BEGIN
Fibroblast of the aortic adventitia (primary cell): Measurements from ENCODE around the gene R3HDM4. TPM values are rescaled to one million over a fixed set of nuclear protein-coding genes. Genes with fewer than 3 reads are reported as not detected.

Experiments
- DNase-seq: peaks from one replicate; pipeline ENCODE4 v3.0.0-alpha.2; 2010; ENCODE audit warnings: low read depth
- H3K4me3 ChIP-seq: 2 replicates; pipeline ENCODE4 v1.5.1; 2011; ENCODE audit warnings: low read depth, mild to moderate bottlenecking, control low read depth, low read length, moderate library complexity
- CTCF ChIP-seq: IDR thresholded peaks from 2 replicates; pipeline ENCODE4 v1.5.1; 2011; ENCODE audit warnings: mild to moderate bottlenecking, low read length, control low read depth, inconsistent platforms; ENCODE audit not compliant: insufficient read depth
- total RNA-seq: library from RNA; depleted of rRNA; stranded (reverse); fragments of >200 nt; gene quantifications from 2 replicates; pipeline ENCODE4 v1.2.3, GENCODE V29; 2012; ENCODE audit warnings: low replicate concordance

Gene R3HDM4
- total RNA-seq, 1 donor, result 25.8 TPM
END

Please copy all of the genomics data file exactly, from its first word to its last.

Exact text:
Fibroblast of the aortic adventitia (primary cell): Measurements from ENCODE around the gene R3HDM4. TPM values are rescaled to one million over a fixed set of nuclear protein-coding genes. Genes with fewer than 3 reads are reported as not detected.

Experiments
- DNase-seq: peaks from one replicate; pipeline ENCODE4 v3.0.0-alpha.2; 2010; ENCODE audit warnings: low read depth
- H3K4me3 ChIP-seq: 2 replicates; pipeline ENCODE4 v1.5.1; 2011; ENCODE audit warnings: low read depth, mild to moderate bottlenecking, control low read depth, low read length, moderate library complexity
- CTCF ChIP-seq: IDR thresholded peaks from 2 replicates; pipeline ENCODE4 v1.5.1; 2011; ENCODE audit warnings: mild to moderate bottlenecking, low read length, control low read depth, inconsistent platforms; ENCODE audit not compliant: insufficient read depth
- total RNA-seq: library from RNA; depleted of rRNA; stranded (reverse); fragments of >200 nt; gene quantifications from 2 replicates; pipeline ENCODE4 v1.2.3, GENCODE V29; 2012; ENCODE audit warnings: low replicate concordance

Gene R3HDM4
- total RNA-seq, 1 donor, result 25.8 TPM